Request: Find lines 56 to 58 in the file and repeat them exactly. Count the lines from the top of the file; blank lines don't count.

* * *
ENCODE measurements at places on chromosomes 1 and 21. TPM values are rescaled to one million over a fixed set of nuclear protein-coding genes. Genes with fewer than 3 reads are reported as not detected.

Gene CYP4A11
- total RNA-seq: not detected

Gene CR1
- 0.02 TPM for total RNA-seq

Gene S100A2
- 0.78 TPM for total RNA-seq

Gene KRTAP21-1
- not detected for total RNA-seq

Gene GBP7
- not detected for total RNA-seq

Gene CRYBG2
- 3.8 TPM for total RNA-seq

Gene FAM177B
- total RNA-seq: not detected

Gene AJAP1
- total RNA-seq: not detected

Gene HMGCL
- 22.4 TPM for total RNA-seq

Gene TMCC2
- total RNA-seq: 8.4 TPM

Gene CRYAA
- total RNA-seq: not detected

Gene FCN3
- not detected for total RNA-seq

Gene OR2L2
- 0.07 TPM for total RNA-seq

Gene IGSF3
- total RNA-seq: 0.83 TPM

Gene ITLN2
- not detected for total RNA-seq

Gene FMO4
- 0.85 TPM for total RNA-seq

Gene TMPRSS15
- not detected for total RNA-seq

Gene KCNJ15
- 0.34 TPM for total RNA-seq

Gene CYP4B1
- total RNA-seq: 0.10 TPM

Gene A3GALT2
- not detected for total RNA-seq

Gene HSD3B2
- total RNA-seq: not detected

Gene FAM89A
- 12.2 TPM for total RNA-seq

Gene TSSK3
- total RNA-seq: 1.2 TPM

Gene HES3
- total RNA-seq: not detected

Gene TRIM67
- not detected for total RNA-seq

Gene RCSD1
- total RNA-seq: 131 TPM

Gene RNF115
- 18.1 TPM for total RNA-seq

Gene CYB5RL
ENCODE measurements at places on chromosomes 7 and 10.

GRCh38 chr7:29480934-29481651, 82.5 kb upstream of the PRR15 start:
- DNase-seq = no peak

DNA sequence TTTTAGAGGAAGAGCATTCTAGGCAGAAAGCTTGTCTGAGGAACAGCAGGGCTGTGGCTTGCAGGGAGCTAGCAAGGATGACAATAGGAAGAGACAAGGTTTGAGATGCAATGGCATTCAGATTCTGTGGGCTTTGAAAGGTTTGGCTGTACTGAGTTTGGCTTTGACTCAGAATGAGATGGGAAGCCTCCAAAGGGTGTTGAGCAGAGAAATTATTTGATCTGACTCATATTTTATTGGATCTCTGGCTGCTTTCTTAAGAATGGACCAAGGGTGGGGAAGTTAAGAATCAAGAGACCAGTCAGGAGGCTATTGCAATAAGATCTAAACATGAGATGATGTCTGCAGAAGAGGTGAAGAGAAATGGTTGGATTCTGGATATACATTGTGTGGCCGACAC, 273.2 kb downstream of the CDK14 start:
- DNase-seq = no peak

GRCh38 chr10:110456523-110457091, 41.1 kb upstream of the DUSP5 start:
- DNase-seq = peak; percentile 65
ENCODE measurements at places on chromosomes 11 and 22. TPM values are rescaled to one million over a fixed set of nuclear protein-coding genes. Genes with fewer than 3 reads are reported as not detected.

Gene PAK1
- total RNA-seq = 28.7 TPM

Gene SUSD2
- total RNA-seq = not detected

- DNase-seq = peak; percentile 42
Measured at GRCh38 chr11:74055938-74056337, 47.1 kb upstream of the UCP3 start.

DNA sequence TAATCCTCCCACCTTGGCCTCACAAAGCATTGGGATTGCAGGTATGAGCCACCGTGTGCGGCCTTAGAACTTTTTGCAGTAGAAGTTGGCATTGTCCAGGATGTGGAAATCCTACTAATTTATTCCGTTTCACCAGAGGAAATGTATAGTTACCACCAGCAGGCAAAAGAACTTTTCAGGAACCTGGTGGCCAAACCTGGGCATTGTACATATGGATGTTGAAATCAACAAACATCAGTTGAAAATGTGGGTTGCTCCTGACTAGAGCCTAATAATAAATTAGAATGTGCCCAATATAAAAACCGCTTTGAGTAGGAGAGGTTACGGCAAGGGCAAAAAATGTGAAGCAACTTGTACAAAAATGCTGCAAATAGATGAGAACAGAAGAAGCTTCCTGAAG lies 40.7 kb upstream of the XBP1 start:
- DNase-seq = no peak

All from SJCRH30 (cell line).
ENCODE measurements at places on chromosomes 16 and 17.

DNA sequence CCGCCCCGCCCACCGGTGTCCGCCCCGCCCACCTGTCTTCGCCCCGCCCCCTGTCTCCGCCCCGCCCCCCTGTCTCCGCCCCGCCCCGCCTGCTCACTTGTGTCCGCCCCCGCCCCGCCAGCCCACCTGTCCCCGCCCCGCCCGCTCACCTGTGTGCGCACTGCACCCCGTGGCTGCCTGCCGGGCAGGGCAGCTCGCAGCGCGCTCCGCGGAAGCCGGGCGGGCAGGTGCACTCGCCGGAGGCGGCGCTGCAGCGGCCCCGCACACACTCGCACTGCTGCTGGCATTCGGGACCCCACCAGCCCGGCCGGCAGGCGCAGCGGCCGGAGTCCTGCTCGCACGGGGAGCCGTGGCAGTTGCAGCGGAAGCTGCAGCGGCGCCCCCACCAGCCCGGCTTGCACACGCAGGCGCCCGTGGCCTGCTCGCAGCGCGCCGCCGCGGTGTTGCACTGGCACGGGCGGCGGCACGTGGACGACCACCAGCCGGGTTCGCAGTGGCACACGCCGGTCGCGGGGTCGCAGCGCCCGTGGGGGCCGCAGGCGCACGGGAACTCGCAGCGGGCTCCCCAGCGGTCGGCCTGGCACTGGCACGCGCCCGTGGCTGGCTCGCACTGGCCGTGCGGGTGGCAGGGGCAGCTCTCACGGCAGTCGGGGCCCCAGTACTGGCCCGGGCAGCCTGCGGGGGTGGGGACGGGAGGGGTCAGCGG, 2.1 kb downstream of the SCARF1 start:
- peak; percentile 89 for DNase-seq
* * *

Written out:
Gene CYB5RL
ENCODE measurements at places on chromosomes 7 and 10.

GRCh38 chr7:29480934-29481651, 82.5 kb upstream of the PRR15 start: